A comprehensive study of the prevalence and risk factors for noise-induced hearing loss (NIHL) show that men, especially those who are white and married, are significantly more at risk than women, according to new research presented at the 2009 American Academy of Otolaryngology-Head and Neck Surgery Foundation (AAO-HNSF) Annual Meeting & OTO EXPO, in San Diego, CA. The study, which analyzed the audiometric testing data from 5, 290 people between the ages of 20 and 69 years indicates that more than 13 percent of subjects suffer from NIHL, which would correspond with approximately 24 million Americans suffering from the ailment. The strongest association was of gender, where men are 2.5 times more likely to develop NIHL than women. Among that group, married white (non-Hispanic) men represent the highest risk group for developing NIHL. NIHL is a preventable and increasingly prevalent disorder that results from exposure to high-intensity sound, especially over a long period of time.
Increased intakes of antioxidant vitamins have no bearing on whether or not a man will develop hearing loss, but higher folate intake can decrease his risk by 20 percent, according to new research presented at the 2009 American Academy of Otolaryngology-Head and Neck Surgery Foundation (AAO-HNSF) Annual Meeting & OTO EXPO, in San Diego, CA. The study, which identified 3, 559 cases of men with hearing loss, found that there was no beneficial association with increased intakes of antioxidant vitamins such as C, E, and beta carotene. However, the authors found that men over the age of 60 who have a high intake of foods and supplement high in folates have a 20 percent decrease in risk of developing hearing loss. Hearing loss is the most common sensory disorder in the United States, affecting more than 36 million people. High folate foods include leafy vegetables such as spinach, asparagus, turnip greens, lettuces, dried or fresh beans and peas, fortified cereal products, sunflower seeds and certain other fruits and vegetables are rich sources of folate.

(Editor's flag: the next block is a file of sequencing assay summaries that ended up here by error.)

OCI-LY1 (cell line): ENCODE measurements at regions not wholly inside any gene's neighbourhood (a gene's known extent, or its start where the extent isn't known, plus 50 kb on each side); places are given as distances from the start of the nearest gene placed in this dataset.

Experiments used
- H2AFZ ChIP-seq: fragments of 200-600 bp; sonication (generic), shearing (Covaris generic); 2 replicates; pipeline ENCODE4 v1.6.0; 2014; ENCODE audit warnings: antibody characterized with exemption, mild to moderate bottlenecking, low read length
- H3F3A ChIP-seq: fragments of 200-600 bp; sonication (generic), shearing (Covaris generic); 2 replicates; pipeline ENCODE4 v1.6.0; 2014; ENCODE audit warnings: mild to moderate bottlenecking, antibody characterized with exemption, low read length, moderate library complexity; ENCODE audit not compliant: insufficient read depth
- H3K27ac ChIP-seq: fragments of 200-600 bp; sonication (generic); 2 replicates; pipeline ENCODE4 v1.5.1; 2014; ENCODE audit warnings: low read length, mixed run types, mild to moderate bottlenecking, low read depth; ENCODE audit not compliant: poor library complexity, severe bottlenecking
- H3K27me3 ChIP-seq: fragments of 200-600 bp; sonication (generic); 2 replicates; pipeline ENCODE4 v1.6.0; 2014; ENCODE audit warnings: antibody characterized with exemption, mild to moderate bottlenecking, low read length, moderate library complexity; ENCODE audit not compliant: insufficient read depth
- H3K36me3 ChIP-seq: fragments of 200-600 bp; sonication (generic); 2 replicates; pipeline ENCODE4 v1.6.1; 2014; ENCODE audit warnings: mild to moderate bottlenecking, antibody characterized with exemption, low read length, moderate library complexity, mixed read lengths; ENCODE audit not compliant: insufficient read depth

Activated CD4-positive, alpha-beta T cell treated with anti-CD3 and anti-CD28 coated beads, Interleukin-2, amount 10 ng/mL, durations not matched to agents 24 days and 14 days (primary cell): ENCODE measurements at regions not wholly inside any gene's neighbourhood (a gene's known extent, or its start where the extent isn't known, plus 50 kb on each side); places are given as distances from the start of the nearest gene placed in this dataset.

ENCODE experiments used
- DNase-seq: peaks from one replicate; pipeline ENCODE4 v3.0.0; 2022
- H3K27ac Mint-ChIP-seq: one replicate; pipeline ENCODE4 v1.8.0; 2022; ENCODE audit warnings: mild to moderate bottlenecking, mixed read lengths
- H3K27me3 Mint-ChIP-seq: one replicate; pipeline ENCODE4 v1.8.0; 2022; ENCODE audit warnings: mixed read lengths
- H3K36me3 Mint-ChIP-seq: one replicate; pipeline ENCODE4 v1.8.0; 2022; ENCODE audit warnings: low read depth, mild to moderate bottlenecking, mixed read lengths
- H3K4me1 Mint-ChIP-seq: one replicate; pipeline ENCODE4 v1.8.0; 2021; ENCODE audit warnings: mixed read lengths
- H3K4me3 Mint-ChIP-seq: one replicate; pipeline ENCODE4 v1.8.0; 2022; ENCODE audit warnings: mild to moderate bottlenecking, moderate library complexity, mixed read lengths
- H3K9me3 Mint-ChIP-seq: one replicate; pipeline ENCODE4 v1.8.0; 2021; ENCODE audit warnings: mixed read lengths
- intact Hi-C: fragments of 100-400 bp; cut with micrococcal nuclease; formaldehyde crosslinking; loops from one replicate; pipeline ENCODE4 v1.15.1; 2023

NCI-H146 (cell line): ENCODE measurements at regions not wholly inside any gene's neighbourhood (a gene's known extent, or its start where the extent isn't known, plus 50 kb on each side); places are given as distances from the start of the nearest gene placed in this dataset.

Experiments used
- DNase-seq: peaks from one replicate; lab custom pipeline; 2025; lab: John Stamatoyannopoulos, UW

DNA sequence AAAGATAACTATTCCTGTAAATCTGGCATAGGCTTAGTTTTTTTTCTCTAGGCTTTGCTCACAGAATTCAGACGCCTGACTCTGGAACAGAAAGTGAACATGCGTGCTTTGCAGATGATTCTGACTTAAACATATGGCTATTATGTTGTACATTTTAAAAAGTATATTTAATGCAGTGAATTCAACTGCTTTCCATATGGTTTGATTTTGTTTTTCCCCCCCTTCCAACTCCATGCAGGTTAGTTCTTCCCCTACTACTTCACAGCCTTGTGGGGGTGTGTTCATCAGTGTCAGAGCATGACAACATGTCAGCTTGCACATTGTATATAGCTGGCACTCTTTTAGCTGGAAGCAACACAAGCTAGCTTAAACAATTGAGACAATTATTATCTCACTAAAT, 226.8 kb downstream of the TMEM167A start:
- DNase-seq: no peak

Drivers who frequently take to the road with the top down may be risking serious damage to their hearing, according to research presented at the 2009 American Academy of Otolaryngology-Head and Neck Surgery Foundation (AAO-HNSF) Annual Meeting & OTO EXPO, in San Diego, CA. A prospective study of the convertible-driving experience measured noise levels at speeds of 50, 60, and 70 miles per hour (mph), and indicated that drivers are consistently exposed to between 88 and 90 DbA, with a high of 99 Db. Long or repeated exposure to sounds over 85 Db is widely recognized to cause permanent hearing loss. Road surface, traffic congestion, wind noise, and driving speed were all contributing factors. Furthermore, the simple act of keeping car windows raised would significantly reduce noise exposure levels to 82 dB, even with the top down. The authors suggest that motorcycle riders might be looked to as a positive example, because while they are consistently exposed to louder noise levels, as a group they more frequently use ear protection.